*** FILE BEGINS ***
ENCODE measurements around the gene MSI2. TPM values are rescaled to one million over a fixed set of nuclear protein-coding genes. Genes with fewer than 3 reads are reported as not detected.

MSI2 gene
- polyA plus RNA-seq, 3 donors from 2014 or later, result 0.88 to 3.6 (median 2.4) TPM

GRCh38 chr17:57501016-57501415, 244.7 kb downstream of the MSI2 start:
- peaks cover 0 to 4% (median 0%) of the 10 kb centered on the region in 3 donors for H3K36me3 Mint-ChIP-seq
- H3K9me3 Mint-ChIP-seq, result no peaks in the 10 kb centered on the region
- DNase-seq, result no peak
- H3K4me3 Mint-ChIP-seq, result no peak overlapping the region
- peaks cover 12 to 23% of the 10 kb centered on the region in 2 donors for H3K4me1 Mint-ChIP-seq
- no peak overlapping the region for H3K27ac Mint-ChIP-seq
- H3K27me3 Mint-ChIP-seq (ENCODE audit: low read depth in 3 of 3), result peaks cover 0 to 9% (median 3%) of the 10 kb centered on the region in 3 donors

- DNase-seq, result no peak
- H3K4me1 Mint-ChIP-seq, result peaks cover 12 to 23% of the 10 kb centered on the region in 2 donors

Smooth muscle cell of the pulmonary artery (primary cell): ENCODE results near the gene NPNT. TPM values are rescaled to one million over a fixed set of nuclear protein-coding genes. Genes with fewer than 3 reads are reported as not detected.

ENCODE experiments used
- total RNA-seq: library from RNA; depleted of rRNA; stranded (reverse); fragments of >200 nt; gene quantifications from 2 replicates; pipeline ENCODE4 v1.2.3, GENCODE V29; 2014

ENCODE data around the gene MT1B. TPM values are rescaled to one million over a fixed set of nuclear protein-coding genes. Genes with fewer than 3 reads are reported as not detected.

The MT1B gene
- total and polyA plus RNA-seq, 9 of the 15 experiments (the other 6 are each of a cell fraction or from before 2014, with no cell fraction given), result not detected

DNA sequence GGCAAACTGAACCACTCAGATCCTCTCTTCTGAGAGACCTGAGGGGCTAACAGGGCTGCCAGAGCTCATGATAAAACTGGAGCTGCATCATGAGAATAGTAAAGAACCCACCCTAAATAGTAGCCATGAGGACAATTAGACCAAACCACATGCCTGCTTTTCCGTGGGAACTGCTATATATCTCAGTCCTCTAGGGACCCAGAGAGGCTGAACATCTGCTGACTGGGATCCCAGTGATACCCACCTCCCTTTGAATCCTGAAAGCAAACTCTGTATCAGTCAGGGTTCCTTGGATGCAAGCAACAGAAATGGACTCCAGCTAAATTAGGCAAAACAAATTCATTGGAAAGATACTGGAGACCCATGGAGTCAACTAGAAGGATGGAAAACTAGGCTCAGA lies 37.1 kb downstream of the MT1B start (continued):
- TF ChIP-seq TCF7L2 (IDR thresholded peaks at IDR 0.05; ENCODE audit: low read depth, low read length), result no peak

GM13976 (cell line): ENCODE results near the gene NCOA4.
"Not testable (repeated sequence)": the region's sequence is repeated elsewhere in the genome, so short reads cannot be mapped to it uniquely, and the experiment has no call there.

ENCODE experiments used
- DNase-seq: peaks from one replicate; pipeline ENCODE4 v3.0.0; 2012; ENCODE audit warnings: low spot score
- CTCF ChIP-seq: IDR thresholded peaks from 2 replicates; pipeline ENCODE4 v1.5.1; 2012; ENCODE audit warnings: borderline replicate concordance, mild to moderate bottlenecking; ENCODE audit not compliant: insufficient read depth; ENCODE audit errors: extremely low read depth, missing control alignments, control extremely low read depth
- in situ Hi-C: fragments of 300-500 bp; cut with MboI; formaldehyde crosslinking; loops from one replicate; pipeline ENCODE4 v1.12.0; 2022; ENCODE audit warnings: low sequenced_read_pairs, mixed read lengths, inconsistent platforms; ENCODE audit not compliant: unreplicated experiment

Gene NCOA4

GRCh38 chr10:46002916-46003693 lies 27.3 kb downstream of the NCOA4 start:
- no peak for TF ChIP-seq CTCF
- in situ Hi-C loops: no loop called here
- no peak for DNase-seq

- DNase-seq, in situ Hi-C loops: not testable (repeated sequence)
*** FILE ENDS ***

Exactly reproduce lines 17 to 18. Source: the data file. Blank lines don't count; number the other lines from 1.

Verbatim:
ENCODE data around the gene MT1B. TPM values are rescaled to one million over a fixed set of nuclear protein-coding genes. Genes with fewer than 3 reads are reported as not detected.

The MT1B gene